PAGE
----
He added: “We’re so glad that we’ve got somebody like Rich Cordray, who’s willing to take this on and make sure that families like the Easons who do the right thing ... are not taken advantage of and are able to live in security and in dignity in their golden years.”

According to the Congressional Research Service, the shortest recess during which a presidential appointment has been made in the past 20 years was 10 days. The appointee also could only serve until the next session of Congress; a confirmed CFPB director would serve for five years.

Obama’s decision to bypass the Senate could prompt GOP members to push even harder to block the president’s nominees and could also spark a legal challenge to his authority to make such an appointment.

Senate Minority Leader Mitch McConnell (R-Ky.) said in a statement that Obama “has arrogantly circumvented the American people,” and he called the tactic of using a recess appointment “uncertain legal territory.”

Obama’s action “threatens the confirmation process and fundamentally endangers the Congress’s role in providing a check on the excesses of the executive branch,” McConnell said.

White House press secretary Jay Carney noted Wednesday that 53 Senate Democrats voted in favor of allowing the Cordray nomination to proceed last month, but that was not the required 60 votes needed to overcome a Republican filibuster.

Cordray “won a majority of support in the Senate, yet Republicans refused to allow him an up or down vote. This is a shame,” Carney said.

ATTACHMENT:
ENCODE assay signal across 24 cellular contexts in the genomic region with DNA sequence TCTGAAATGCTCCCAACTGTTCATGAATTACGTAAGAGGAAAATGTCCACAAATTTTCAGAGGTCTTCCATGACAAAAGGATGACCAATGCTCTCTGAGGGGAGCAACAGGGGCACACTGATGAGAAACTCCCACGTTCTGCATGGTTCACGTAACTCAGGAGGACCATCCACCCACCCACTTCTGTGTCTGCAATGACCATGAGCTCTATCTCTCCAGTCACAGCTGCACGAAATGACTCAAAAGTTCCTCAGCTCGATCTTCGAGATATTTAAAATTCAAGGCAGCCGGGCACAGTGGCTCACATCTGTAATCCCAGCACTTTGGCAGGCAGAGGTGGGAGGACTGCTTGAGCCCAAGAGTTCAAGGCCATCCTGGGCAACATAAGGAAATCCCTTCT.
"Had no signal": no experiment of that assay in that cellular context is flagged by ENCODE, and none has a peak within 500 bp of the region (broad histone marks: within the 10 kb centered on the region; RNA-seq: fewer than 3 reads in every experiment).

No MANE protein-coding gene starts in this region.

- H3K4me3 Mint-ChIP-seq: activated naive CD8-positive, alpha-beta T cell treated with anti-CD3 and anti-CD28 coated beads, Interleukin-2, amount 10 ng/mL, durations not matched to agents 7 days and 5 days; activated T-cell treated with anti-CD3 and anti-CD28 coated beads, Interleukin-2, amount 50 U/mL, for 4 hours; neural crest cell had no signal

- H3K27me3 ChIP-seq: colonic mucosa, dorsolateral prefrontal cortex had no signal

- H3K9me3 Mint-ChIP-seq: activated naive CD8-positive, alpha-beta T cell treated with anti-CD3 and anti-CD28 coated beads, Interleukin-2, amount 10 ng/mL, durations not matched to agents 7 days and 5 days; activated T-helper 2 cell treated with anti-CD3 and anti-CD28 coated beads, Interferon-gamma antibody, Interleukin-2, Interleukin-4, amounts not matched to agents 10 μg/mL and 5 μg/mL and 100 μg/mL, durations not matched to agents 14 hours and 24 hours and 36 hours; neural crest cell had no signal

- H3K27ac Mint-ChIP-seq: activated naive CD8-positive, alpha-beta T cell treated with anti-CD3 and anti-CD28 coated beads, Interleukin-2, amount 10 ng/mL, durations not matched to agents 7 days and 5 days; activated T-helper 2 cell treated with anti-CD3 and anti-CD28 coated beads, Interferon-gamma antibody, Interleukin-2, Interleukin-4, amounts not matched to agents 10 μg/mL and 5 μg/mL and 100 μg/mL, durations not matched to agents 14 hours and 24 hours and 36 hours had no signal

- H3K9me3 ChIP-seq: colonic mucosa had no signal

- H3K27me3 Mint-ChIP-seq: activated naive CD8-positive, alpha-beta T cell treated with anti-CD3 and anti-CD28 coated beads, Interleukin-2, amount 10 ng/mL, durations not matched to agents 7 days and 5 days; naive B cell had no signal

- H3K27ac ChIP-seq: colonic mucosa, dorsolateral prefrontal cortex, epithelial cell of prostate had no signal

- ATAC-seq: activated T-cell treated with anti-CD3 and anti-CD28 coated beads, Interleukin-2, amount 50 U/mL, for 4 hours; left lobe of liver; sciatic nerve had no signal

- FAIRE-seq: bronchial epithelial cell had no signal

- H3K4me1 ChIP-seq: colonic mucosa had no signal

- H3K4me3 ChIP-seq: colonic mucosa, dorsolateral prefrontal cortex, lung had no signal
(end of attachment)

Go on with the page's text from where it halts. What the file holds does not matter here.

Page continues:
Senate Democrats defended the Obama administration’s move.

Banking Committee Chairman Tim Johnson (D-S.D.) said in a statement that Cordray “is eminently qualified for the job, as even my Senate Republican colleagues have acknowledged.”

“It’s disappointing that Senate Republicans denied him an up-or-down vote, especially when it’s clear he had the support of a majority of the Senate,” Johnson said.

Sen. Jeff Merkley (D-Ore.), also on the Banking Committee, said: “American families deserve a cop on this beat — someone to keep the marketplace fair and protect against the financial scams and predatory schemes that have resulted in millions of Americans losing their homes and livelihoods....

“Given the importance of ending predatory schemes aimed at working families across America, I am pleased that the President is appointing Richard Cordray and giving the American people a fully up-and-running Consumer Financial Protection Bureau.”